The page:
Brain blood flow interruption during ischemic insult triggers multiple inflammatory, oxidative stress, and immune responses, for which trace metals and antioxidant systems are required. Free radicals production, disturbed metal homeostasis and glutamatergic excitotoxicity are among the processes activated during the reperfusion phase, with complex relationships with the vital mechanisms limiting the damage within the penumbra, the neighboring area to the ischemic core. Excessive concentrations of divalent metal ions, such as zinc, copper, iron along with the cation calcium, are known mediators of damage in acute ischemic stroke (35), through excitotoxicity leading to neuronal death (6, 7). Iron homeostasis is pivotal in maintaining normal brain functions because of the high oxygen requirement of this organ, which further increases during ischemic stroke, placing higher demands on iron transport and utilization within the preserved regions of the brain (8, 9). However, excess metals in the blood and their movement from the blood to the brain can concur with brain insult, when the blood–brain barrier (BBB) is damaged. Iron and transferrin (Tf) withdrawal in serum during the acute phase after ischemic stroke have been reported (10). Recent literature reports that more severe clinical states correlated with increased peroxide concentrations and lower iron levels (11, 12). Moreover, local acidosis may facilitate further metal release from the transporting proteins. In these conditions, iron and copper can produce neuronal injury by catalyzing the conversion of superoxide and hydrogen peroxide into highly reactive radicals. Three previous studies discovered significantly elevated contents of both total copper and “free” copper (generally understood as copper not bound to ceruloplasmin, nCp-Cu) in the serum of cerebral ischemic stroke patients (10, 13, 14), while others described the direct role of copper in learning and memory tied to plasticity mechanisms largely mediated by glutamate neurotransmission (7, 1517). In both healthy people and Alzheimer’s disease patients, we observed a link between circulating copper and glutamate-mediated neural transmission (18, 19). Besides the phenomena impacting the clinical severity in the acute phase, largely uncoupled mechanisms sustain clinical recovery (2022), also mediated by brain plasticity phenomena (23, 24). However, no study has yet explored serum early metal and oxidative stress biomarkers in relation to post-stroke clinical recovery. Here, we present a prospective study of a panel of metal and oxidative stress biomarkers in a group of patients after acute ischemic stroke. Our working hypothesis is that elevated copper values can provide prognostic information about a less successful clinical recovery. To resolve this question, we designed a prolonged 6-month clinical follow-up study. Our secondary aim was to confirm previous results about iron, copper, ceruloplasmin, ferritin, and Tf trends in the ischemic acute phase.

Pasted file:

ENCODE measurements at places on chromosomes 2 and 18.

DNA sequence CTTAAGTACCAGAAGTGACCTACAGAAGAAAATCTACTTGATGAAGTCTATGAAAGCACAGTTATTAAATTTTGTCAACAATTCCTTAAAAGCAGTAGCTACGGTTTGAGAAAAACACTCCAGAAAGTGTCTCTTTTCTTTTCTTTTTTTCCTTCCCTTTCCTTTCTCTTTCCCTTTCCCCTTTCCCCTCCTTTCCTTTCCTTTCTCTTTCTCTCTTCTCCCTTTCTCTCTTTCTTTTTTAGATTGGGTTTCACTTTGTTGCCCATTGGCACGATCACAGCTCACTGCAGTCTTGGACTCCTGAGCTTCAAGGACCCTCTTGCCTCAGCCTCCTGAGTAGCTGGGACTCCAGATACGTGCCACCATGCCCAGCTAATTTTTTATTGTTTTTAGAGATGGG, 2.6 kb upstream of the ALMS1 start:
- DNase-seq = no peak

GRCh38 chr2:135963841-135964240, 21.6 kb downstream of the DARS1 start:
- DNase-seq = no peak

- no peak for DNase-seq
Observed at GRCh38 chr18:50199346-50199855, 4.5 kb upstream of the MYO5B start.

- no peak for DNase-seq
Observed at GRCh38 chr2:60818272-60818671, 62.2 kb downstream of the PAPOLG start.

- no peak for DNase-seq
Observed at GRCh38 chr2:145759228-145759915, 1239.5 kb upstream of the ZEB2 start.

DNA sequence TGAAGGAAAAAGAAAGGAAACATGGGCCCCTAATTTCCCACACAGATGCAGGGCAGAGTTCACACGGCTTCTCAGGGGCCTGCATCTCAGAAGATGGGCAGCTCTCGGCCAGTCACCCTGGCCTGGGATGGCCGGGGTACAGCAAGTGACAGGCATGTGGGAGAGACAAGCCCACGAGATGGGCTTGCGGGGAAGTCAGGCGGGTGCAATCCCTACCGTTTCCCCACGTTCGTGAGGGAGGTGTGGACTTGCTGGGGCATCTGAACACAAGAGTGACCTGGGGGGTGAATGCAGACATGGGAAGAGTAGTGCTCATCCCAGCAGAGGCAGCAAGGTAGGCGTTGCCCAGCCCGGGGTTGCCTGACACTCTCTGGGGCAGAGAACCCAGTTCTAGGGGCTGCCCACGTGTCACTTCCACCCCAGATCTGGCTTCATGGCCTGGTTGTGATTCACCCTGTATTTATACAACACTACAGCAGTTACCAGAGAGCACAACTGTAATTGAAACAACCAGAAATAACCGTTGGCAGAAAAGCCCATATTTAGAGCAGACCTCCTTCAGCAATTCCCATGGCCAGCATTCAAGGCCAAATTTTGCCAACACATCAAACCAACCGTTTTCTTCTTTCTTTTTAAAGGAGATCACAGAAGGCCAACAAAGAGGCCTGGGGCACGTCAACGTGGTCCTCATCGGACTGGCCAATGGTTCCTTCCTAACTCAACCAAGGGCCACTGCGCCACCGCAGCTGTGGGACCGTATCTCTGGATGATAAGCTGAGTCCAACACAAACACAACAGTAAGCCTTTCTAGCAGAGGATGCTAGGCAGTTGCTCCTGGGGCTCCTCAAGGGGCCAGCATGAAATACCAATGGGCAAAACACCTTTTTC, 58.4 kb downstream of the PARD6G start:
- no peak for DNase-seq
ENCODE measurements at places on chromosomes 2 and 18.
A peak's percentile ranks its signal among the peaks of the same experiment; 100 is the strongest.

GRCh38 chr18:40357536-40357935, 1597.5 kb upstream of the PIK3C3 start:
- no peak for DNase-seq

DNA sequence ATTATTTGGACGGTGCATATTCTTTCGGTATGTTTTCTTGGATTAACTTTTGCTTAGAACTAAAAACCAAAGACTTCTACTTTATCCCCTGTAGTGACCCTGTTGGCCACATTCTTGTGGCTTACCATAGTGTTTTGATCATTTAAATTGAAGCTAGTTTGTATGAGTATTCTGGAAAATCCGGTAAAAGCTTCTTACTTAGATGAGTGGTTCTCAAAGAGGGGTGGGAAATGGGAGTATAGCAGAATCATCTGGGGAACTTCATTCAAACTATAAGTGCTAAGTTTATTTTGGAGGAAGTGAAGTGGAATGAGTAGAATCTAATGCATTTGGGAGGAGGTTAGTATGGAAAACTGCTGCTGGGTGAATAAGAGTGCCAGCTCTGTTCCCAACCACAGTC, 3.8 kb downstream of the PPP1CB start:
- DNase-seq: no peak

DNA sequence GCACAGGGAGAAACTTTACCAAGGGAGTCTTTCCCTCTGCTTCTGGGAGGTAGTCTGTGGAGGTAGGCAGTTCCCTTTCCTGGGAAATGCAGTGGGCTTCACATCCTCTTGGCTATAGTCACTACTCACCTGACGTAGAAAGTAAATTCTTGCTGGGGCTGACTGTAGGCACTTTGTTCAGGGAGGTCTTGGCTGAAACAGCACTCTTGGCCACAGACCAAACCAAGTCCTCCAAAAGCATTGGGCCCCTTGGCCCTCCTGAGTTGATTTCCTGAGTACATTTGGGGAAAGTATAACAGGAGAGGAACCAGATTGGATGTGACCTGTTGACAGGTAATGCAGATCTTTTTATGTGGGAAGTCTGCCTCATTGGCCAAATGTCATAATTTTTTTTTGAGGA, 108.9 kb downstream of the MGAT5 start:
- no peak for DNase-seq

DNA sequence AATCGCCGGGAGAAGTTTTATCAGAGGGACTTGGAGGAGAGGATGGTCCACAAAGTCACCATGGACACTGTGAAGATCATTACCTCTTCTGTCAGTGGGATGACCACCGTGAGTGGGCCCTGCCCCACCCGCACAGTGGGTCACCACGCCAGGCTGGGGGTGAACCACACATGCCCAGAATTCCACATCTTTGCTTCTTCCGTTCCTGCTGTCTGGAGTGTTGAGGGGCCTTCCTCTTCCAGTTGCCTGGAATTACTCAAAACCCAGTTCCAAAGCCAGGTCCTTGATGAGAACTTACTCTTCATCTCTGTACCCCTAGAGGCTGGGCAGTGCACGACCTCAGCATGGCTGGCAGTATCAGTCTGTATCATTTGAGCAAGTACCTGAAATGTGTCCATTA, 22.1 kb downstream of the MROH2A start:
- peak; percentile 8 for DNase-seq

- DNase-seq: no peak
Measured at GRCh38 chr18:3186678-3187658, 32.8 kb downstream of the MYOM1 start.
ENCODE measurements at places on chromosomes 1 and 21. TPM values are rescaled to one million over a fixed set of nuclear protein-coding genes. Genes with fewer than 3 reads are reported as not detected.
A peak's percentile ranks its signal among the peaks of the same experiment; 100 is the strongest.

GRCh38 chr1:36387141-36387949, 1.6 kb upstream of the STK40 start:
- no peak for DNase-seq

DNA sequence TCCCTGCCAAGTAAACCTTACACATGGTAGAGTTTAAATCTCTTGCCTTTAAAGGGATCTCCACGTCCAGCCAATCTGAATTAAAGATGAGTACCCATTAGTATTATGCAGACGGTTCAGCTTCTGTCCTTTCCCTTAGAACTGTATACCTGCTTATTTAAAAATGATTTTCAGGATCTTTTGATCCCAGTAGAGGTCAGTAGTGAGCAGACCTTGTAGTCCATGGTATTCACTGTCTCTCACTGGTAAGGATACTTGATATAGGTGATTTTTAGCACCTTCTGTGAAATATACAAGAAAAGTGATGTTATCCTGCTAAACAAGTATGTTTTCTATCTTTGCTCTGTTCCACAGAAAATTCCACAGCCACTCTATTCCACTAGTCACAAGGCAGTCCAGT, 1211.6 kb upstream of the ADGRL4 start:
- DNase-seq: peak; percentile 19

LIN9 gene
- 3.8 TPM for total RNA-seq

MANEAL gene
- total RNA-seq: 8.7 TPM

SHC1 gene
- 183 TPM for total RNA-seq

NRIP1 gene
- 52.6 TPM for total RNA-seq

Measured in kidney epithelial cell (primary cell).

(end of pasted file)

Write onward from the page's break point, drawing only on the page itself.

More at link.